I have been tipping Cook’s Endeavour all season with no success. He turns out again in the 3.50 at Catterick after running poorly at Redcar last time. I still have the feeling that he is better than he has shown this season but it is difficult to drum up a case for him on the form book.

Burma Rock was not beaten far by the highly rated Glass Harmonium last year as a 2 year old but has disappointed in his 2 starts this season. He may well be capable of better and is worth another chance in the Warwick 5.00.

Moving on to Thursday I would fancy Prince Rhyddarch in the 2.40 at Ayr if the ground is riding soft. He has dropped a few pounds in the handicap and if getting his ground should go well.

I thought that One Good Emperor made an encouraging debut at Goodwood and should benefit from the experience in the 3.50 at Lingfield.

My thanks to David Hebb for the photo of Catterick racecourse.

Bye for now.



Quito ran his first race for trainer David Chapman in July 2002 as a 5 year old having previously won twice in Dubai. He soon showed himself to be a tough competitor on the all weather and ran up a hat trick within a fortnight that autumn under the jockey who was to be his regular pilot, Tony Culhane.

I began following him at the start of the 2003 season having been impressed by his performances on the polytrack, especially a 6 length win at Wolverhampton where he trounced a reasonable performer called Geronimo. The first time I actually backed him was in a handicap at Doncaster when he looked all over the winner running hard against the stands rail until just caught on the line by Grey Cossack. Despite that narrow defeat Quito was a very profitable horse to follow that season with wins at Thirsk (7/1) and Newcastle (14/1) beating the useful Celtic Mill in the latter handicap. The best was yet to come that season though when, with a late flourish which was becoming his trademark, he got up close home to land the Ayr Gold Cup at 20/1. His first win for David Chapman was gained off a mark of 59 but such was his progress that he won at Ayr off a rating of 92.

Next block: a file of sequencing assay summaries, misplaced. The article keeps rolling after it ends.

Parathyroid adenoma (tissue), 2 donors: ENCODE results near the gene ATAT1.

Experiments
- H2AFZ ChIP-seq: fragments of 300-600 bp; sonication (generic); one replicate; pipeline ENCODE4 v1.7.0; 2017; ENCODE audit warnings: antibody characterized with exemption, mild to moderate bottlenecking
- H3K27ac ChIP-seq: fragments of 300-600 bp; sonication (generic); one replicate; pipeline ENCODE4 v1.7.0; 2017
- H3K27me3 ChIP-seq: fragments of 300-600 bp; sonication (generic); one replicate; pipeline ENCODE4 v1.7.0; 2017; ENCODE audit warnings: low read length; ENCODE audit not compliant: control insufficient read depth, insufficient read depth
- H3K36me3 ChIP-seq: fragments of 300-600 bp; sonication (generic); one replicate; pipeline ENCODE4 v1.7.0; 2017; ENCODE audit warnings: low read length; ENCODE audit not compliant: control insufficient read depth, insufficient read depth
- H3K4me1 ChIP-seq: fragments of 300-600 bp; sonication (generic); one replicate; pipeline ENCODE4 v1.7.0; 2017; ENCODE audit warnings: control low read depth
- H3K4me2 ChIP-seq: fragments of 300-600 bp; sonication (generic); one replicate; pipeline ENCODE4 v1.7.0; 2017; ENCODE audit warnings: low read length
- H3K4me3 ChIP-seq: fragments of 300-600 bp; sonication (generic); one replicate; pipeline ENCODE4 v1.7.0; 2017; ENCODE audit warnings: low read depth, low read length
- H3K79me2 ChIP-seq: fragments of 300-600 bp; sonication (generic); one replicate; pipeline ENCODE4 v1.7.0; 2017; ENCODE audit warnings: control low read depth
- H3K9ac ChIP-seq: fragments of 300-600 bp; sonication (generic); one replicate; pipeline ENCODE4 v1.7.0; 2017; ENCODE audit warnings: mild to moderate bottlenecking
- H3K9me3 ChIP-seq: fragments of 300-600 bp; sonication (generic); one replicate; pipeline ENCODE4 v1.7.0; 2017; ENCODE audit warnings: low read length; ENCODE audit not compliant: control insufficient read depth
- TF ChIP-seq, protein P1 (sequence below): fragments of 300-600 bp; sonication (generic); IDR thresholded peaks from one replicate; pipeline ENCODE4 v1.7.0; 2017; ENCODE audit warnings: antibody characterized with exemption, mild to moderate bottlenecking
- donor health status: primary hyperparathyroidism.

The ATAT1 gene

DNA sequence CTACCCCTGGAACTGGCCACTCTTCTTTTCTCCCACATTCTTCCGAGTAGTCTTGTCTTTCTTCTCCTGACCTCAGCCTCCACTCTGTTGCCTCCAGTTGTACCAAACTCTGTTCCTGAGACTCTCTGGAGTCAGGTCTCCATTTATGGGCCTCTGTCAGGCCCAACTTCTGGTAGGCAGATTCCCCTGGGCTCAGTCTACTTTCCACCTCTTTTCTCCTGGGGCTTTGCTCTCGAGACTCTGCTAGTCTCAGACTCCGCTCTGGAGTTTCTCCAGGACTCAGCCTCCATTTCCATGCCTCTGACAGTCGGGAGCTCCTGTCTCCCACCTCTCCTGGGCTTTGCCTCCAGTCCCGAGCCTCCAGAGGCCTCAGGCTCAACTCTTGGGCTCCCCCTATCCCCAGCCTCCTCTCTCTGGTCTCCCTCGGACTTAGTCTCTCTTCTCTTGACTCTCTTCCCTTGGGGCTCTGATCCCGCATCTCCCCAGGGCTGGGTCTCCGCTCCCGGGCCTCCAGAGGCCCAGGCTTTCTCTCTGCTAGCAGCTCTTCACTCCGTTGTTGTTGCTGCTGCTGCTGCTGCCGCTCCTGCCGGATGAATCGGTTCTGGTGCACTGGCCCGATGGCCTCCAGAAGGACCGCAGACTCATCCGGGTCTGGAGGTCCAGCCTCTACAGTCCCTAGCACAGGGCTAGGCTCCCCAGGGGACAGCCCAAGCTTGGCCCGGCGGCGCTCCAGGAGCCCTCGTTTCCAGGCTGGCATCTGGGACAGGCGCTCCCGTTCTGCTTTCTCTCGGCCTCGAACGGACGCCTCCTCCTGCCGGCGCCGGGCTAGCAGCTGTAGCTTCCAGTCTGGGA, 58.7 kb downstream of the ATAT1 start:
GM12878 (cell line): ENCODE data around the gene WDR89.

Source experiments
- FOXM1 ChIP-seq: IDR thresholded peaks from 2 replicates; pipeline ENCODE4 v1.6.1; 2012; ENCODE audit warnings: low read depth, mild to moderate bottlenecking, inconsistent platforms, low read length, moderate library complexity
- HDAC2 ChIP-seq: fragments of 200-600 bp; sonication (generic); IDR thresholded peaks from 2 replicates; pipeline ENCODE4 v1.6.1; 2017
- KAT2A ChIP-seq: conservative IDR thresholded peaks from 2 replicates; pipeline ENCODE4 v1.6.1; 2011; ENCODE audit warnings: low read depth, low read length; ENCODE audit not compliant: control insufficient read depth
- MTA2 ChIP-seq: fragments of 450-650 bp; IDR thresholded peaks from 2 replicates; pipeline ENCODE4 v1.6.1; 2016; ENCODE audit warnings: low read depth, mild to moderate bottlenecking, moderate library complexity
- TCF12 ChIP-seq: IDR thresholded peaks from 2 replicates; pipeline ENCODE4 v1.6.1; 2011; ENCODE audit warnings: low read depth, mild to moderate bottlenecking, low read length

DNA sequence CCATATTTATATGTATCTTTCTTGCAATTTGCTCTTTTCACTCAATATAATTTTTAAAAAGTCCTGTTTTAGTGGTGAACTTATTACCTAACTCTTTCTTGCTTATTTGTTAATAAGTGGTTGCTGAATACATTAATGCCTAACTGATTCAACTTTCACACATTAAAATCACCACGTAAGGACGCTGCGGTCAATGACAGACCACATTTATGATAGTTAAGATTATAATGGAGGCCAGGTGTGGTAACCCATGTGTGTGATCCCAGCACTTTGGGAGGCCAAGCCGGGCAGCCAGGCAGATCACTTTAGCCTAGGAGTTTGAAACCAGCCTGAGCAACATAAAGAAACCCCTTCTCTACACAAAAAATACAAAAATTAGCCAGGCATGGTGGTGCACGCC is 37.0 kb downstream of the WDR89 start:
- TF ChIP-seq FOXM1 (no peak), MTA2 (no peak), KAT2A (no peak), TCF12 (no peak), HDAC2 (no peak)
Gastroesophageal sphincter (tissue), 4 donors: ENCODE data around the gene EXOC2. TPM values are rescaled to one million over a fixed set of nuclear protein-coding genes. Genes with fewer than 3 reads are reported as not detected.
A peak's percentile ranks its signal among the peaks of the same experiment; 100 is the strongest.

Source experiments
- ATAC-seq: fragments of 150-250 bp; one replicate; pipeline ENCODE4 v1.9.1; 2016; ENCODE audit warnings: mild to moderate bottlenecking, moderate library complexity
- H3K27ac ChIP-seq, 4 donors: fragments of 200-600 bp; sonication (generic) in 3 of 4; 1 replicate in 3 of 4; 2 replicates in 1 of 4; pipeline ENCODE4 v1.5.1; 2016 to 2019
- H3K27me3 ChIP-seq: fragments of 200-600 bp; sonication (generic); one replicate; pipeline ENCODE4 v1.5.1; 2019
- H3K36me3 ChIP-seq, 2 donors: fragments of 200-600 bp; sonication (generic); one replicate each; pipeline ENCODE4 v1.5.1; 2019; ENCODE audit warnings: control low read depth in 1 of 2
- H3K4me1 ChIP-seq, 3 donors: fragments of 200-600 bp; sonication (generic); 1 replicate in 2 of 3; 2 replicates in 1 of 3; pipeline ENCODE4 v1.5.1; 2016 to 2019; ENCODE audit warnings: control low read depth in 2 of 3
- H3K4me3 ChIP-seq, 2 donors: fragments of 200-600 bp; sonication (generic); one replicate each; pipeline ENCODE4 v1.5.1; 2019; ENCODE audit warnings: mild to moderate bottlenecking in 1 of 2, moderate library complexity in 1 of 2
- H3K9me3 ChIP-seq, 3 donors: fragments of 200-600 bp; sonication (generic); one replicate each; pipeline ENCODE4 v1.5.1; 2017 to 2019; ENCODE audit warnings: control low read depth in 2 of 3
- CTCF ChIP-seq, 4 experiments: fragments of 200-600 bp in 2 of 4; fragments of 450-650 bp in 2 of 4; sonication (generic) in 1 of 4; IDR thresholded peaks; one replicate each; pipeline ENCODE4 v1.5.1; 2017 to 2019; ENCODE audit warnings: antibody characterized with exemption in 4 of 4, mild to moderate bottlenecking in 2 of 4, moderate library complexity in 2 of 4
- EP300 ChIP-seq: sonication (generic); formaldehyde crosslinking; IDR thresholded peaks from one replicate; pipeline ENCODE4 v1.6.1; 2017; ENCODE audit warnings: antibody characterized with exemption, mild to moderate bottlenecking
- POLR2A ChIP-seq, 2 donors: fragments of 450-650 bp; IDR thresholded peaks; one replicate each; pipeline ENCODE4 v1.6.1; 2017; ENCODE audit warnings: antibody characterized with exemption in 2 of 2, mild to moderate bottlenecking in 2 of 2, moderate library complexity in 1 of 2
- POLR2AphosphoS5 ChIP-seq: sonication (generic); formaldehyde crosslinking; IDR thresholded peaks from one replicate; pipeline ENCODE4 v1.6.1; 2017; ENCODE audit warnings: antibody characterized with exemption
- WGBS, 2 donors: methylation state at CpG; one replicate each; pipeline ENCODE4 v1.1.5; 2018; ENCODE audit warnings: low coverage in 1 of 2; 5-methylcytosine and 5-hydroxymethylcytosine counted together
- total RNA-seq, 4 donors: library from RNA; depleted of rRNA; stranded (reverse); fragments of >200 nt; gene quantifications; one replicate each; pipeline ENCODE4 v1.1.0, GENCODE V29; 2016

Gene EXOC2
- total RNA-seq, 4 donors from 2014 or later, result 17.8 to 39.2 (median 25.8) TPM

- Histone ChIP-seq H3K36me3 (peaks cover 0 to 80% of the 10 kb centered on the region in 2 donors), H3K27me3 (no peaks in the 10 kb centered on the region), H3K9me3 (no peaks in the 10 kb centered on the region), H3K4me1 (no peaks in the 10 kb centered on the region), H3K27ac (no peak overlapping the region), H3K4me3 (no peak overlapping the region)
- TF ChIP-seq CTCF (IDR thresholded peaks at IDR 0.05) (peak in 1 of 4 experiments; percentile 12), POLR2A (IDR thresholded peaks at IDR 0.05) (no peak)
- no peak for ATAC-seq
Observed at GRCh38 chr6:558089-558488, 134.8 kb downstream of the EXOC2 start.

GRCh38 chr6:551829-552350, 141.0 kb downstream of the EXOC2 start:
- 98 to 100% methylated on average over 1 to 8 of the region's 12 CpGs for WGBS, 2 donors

Quito’s career took off from there and in total during his career he won 20 times from 121 starts. The son of Machiavellian struck up a fine partnership with Tony Culhane who rode him to 14 of his career victories. More than handicapper later in his career Quito won seven times in listed company notably when accounting for New Seeker in the John O’Gaunt Stakes at Haydock in 2006. Arguably his finest performance was when finishing strongly to when 2nd, beaten a neck by Reverence in Haydock’s Group 1 Betfred Sprint Cup at the age of 9.

David Chapman bought Quito for only 3,500 gns in 2002 and by the end of his career he had won nearly half a million pounds in prize money. In fact his trainer maintained that the horse never really fulfilled his potential as a result of problems with his joints.